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Kamin: New Bill Would Clarify and Allow More Electronic Signatures

  • State: California
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A new bill would redefine the Labor Code’s definition of “signature” to clear up any confusion about parties’ ability to use electronic signatures on settlement documents.

John P. Kamin

John P. Kamin

After the pandemic sent many work comp practitioners to remote work, the Workers' Compensation Appeals Panel suspended rules and regulations impacting signature requirements. This led many applicants and their attorneys to use electronic signatures.

After the COVID-19 state of emergency ended in February 2023, the board issued an en banc decision on March 22, 2023, that rescinded the suspensions and reinstated the rules and regulations governing signatures. Many judges began requiring applicants to use wet signatures after that decision.

Assembly Bill 2337 would change two Labor Code sections to clarify that parties can use electronic signatures. The first change would apply to LC 17 to redefine “signature” to include electronic signatures. The second change would apply to LC 5003, a statute stating that a compromise and release must be attested to by two disinterested witnesses or signed by a notary public. The bill would allow an electronic signature to be used when there is an electronic signature, an electronic record documenting who signed which papers at which times, etc., and a notary’s electronic signature.

The bill is at its beginning stages and needs approval from the Assembly, Senate and eventually Gov. Gavin Newsom before becoming law. As it is very early in the legislative session, this bill has been referred to the Assembly Judiciary Committee and the Assembly Insurance Committee. It currently is not scheduled for any hearings, but it is very possible that this bill will wind up on those committees’ agendas in the next two or three months.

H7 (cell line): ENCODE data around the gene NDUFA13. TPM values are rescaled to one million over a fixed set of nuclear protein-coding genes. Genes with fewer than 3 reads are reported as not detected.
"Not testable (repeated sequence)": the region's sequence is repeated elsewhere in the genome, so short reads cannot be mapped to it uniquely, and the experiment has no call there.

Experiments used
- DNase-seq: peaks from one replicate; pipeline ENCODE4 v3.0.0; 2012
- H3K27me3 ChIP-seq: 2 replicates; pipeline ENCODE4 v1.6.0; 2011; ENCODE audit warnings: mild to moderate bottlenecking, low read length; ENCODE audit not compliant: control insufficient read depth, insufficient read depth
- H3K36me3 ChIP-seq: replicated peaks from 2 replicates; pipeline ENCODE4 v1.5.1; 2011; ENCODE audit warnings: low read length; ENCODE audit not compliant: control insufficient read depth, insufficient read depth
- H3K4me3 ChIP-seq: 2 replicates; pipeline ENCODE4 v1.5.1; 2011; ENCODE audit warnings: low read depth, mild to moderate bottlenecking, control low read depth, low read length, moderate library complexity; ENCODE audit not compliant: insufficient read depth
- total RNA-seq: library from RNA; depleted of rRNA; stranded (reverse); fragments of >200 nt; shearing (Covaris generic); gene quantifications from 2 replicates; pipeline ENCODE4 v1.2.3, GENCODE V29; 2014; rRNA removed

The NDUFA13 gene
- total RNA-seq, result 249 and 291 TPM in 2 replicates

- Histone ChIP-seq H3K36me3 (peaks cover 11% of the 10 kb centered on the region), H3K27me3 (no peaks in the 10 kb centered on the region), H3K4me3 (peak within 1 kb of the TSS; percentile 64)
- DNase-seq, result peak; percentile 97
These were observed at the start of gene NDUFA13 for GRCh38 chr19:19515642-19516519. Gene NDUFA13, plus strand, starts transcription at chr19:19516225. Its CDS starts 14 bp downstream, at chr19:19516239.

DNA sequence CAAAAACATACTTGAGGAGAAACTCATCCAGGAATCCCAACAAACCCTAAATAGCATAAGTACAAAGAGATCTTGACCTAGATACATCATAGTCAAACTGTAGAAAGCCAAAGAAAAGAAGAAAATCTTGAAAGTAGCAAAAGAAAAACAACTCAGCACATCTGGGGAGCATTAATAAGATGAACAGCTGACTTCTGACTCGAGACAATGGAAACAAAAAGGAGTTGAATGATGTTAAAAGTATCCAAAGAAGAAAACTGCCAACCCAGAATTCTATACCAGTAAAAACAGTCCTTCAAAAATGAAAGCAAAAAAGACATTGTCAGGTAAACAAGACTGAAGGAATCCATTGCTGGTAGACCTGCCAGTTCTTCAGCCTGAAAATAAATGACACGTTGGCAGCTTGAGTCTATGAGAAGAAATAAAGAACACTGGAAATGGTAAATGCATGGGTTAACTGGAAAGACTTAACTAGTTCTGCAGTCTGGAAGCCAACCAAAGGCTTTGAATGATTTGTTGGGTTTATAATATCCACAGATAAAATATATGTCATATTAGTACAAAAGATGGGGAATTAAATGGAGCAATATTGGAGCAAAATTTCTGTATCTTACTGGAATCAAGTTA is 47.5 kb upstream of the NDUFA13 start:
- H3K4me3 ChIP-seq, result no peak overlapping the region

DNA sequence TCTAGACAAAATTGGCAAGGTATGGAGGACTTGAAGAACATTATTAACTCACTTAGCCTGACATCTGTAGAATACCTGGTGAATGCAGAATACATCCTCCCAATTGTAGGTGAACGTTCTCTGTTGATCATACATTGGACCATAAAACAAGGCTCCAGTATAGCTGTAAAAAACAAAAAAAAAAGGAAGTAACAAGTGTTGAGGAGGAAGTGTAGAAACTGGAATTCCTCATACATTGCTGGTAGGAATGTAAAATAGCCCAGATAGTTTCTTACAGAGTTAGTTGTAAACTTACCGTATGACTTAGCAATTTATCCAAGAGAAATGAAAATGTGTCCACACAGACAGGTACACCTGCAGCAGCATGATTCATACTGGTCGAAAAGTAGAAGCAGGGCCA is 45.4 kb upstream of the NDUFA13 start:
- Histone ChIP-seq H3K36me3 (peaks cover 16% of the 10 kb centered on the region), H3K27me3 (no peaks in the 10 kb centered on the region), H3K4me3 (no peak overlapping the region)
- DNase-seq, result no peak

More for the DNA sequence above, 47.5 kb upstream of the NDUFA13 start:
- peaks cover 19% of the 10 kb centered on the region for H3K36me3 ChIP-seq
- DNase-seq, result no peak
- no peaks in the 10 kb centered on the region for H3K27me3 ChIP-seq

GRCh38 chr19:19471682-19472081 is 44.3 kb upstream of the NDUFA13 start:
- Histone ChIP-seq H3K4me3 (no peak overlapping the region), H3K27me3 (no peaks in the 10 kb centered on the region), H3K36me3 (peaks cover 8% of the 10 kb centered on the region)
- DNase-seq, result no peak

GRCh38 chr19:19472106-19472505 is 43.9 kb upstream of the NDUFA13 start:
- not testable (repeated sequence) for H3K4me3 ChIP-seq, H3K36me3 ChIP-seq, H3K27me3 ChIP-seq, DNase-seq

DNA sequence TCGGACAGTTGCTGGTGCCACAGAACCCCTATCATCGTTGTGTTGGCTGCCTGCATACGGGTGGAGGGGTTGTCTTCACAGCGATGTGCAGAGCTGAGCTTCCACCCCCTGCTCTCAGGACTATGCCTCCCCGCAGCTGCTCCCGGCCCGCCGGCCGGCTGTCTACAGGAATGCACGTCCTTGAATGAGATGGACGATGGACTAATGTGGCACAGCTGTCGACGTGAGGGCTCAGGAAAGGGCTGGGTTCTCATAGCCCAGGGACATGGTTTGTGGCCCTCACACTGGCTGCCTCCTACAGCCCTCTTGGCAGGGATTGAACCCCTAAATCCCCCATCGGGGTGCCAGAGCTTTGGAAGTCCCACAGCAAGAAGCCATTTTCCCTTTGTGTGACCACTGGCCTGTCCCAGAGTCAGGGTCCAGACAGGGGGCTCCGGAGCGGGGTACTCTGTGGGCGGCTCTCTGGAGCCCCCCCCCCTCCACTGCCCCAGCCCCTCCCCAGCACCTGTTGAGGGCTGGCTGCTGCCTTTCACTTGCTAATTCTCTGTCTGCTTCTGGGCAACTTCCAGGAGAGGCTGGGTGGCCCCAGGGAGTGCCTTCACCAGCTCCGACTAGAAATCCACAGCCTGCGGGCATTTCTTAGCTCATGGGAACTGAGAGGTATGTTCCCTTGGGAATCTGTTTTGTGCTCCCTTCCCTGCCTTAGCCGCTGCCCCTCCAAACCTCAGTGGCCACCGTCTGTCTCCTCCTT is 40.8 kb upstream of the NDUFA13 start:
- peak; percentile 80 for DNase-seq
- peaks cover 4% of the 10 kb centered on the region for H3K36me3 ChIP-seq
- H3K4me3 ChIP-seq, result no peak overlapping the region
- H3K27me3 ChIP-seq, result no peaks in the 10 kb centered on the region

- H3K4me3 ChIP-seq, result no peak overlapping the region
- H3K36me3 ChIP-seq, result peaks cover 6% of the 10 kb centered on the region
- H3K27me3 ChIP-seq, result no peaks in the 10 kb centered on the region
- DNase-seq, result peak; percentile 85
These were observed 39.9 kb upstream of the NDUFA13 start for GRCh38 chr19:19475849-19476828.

Analysis

The use of electronic signatures has its pros and cons.

If an applicant has to sign something by hand, it arguably ensures that he exists because someone had to put that pen to paper. Otherwise, an unethical actor or actors could potentially conspire to have a nonexistent applicant sign a compromise and release in an attempt to commit fraud and get settlement money.

While this extreme example is a rarity, it could happen and possibly does happen from time to time. One has to wonder, though: If unethical, fraudulent people were willing to execute such a scheme, wouldn’t they probably be willing to fake a wet signature too? Probably so.

Conversely, many attorneys have pointed out that if one can buy a car or sign a seven-figure mortgage with an electronic signature, why can’t an applicant electronically sign a compromise and release?

It’s also worth noting that other statutes, rules and regulations — which the WCAB does not necessarily have to abide by because they are from other areas of law — allow for e-signatures. These include Government Code Section 16.5, California Rules of Court Rule 2.257 and Civil Code Section 1633.7(d).

Conclusion

It is foreseeable that lawmakers could approve this bill clarifying the signature requirements in workers’ compensation law. Of course, committee hearings will help inform us on the success of this bill and any potential amendments. We will continue to monitor this bill and report back on it, so stay tuned for updates.

John P. Kamin is a workers’ compensation defense attorney and partner at Bradford & Barthel’s Woodland Hills location. He is WorkCompCentral's former legal editor. This entry from Bradford & Barthel's blog appears with permission.

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